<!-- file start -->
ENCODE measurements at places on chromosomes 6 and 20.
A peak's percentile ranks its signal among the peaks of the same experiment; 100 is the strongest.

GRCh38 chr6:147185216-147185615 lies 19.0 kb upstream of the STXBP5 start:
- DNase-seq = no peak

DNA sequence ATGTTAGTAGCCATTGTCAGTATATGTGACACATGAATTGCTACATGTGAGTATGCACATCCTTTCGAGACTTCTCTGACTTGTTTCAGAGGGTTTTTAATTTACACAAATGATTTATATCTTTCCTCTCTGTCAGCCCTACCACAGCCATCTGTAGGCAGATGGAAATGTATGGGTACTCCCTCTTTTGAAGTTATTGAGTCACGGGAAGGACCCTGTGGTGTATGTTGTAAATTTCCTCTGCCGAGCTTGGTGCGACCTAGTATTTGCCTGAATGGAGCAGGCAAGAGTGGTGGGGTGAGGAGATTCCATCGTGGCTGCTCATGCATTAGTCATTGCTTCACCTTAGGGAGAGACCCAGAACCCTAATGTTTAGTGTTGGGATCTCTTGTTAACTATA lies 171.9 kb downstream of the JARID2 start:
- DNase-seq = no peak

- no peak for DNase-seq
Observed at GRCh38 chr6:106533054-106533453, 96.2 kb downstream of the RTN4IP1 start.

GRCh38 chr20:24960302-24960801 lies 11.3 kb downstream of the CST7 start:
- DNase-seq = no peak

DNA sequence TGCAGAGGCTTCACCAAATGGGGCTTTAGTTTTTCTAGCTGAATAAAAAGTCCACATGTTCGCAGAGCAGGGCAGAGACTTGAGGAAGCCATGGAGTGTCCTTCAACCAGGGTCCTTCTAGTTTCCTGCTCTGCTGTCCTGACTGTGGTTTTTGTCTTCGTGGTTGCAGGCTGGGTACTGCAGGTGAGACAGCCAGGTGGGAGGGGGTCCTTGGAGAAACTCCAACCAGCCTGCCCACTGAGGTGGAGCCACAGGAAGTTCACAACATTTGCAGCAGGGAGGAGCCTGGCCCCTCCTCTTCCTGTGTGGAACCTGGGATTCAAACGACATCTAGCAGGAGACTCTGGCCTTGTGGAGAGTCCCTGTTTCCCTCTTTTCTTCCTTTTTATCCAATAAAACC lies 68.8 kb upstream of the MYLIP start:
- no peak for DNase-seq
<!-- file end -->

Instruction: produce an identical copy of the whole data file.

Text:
ENCODE measurements at places on chromosomes 6 and 20.
A peak's percentile ranks its signal among the peaks of the same experiment; 100 is the strongest.

GRCh38 chr6:147185216-147185615 lies 19.0 kb upstream of the STXBP5 start:
- DNase-seq = no peak

DNA sequence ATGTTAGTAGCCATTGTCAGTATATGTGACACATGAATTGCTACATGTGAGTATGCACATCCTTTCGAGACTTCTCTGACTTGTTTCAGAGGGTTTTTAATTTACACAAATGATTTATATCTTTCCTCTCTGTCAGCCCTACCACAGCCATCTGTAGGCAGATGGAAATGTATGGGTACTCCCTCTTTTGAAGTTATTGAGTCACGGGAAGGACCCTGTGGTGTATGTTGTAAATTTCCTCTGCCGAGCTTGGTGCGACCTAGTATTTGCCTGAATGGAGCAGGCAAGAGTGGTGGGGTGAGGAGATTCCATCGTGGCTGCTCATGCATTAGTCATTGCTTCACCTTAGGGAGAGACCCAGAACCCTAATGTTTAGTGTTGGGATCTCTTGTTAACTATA lies 171.9 kb downstream of the JARID2 start:
- DNase-seq = no peak

- no peak for DNase-seq
Observed at GRCh38 chr6:106533054-106533453, 96.2 kb downstream of the RTN4IP1 start.

GRCh38 chr20:24960302-24960801 lies 11.3 kb downstream of the CST7 start:
- DNase-seq = no peak

DNA sequence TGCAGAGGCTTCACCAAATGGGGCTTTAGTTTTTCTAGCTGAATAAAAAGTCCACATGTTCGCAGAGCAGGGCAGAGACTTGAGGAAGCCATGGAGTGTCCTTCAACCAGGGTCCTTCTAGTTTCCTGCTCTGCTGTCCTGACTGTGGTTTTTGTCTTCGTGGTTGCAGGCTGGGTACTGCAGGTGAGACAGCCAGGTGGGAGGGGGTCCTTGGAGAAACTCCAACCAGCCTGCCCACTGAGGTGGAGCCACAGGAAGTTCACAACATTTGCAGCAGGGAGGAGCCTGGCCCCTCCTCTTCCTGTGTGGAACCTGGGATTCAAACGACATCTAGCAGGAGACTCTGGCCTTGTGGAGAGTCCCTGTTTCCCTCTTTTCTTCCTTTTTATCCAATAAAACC lies 68.8 kb upstream of the MYLIP start:
- no peak for DNase-seq